Couple of days back, a district court in Düsseldorf, Germany had granted Apple a preliminary injunction against Samsung’s Android-based Galaxy Tab 10.1, barring distribution of the product in the entire European Union except for the Netherlands.
FOSS Patents reports that Apple has also sued Motorola in Europe, claiming that Motorola Xoom tablet infringes upon the design of Apple’s products – read that as iPad.
Back in October last year, Motorola had filed against Apple accusing Apple of infringing upon several Motorola patents for technologies related to 3G, GPRS, 802.11 wireless, and antenna design. At that time, Apple had responded in kind by filing two lawsuits against Motorola. The two lawsuits alleged a total of six patent infringements by Motorola related to various technologies originally used in the Apple iPhone. But things were quite after that, so we assumed that Apple and Motorola had settled their disputes out of court. It doesn’t look like it.
FOSS Patents reports:
Prior to or simultaneously with the motion for a preliminary injunction against Samsung, Apple also filed a complaint with the same court over the design of the Motorola Xoom tablet.
FOSS Patents isn’t sure if Apple has also requested for a preliminary injunction in the complaint, but they go on to add:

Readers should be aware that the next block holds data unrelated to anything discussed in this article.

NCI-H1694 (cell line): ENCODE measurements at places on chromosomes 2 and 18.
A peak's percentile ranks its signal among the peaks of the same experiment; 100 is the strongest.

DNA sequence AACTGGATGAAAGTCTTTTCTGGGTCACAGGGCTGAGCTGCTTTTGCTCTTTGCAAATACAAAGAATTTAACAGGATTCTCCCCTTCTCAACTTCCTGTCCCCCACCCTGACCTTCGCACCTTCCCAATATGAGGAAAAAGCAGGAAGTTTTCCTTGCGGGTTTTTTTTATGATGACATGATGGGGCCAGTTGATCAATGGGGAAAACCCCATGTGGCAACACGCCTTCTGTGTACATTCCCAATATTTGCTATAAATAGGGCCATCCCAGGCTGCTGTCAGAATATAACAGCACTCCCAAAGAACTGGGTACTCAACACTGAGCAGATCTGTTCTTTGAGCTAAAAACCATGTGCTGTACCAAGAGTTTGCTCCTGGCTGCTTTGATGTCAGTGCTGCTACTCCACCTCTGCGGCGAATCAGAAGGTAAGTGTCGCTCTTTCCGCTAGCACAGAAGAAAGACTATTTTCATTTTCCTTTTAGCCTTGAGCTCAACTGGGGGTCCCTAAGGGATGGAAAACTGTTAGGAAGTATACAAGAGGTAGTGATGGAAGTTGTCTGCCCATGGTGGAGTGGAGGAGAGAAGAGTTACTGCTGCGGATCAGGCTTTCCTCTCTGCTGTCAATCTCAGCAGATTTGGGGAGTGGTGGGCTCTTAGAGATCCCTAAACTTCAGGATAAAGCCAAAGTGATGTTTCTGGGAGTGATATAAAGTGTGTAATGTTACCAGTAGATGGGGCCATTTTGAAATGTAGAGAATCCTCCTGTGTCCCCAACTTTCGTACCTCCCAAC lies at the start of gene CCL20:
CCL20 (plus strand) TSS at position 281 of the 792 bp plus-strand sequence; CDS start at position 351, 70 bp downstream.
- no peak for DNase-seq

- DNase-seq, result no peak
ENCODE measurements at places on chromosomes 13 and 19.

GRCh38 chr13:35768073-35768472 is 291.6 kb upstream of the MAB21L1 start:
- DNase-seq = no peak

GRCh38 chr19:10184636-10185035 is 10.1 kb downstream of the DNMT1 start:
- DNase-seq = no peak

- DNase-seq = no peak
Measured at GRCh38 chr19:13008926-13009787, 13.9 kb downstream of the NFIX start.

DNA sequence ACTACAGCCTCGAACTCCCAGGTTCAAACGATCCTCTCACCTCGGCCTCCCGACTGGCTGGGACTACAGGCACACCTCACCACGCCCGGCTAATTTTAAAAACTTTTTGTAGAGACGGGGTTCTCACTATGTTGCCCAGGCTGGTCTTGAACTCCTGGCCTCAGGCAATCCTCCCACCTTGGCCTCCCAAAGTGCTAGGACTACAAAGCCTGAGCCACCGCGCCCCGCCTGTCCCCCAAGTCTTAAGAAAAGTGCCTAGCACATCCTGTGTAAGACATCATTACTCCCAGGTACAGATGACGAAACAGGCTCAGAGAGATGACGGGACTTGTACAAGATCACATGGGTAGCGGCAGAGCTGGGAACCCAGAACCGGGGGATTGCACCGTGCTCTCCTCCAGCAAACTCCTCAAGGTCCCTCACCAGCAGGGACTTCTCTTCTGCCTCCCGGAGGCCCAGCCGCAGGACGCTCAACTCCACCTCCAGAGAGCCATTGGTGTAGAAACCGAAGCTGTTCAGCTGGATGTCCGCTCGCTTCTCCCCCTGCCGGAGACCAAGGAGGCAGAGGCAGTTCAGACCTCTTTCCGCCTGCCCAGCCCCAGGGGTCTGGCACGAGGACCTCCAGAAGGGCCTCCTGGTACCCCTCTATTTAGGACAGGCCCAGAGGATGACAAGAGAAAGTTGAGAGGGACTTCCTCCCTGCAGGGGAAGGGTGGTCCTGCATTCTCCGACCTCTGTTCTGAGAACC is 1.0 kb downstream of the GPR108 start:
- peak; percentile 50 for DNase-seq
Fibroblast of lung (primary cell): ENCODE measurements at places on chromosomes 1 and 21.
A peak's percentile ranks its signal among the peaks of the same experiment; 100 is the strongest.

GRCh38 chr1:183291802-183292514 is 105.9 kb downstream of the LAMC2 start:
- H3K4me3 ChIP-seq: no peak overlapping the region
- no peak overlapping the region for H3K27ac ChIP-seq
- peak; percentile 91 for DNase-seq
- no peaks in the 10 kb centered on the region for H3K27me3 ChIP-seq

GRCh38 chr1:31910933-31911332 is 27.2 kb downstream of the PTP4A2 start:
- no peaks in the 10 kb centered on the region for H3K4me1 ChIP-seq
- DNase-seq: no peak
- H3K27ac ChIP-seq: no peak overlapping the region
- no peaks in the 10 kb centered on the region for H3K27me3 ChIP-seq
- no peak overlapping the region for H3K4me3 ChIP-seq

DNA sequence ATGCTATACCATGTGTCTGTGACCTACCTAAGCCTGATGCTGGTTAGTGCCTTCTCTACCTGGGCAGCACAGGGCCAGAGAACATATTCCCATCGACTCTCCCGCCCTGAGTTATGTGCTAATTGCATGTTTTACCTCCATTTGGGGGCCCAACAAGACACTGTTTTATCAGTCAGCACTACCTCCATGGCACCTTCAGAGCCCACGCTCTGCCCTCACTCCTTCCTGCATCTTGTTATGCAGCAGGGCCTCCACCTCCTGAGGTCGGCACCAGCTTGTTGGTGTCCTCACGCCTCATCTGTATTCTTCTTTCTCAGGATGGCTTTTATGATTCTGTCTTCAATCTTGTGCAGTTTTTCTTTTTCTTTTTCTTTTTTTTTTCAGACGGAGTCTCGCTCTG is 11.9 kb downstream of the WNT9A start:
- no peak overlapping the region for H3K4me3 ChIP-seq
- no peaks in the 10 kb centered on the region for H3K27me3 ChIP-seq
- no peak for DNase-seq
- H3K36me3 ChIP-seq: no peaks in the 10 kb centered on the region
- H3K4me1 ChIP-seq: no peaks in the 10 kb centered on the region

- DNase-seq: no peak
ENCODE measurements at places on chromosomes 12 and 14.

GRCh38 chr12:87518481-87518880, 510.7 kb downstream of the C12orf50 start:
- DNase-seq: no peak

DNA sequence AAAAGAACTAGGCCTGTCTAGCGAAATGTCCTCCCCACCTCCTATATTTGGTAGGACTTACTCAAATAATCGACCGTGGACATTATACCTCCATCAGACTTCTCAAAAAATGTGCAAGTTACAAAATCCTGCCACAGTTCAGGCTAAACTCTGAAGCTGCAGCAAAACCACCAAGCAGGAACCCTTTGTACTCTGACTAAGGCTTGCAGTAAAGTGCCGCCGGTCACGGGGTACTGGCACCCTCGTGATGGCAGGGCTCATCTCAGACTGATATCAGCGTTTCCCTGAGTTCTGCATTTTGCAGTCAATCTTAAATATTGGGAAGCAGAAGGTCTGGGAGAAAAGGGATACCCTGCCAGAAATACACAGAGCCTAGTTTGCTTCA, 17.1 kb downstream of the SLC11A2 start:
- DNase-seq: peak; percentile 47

While it’s not stated explicitly, I suppose that the complaint against Motorola also asks the court for an EU-wide injunction — but perhaps just for a permanent injunction without a previous preliminary one.
Meanwhile, 9 to 5 Mac reports that asking for preliminary injunctions to stop the sale of competitors devices is a risky strategy adopted by Apple:
If Apple loses it will be liable for the business lost by Samsung in the meantime.
“Apple has a strategy of filing patents, getting some protection and trying to prevent other people from entering the market in the short-term,” said Nathan Mattock, an intellectual property lawyer at Marque Lawyers in Sydney. ”If Apple’s wrong it will have to pay Samsung a considerable amount of damages, so it’s potentially quite risky.”
It looks like 2011 will witness to a long drawn legal tussle amongst various bigwigs of the mobile phone world. Though we understand that a company needs to protect its intellectual property, at times it is frustrating to see how much money and resources are wasted in these patent wars.
What do you think? Please share your views in the comments section below.
[via FOSS Patents]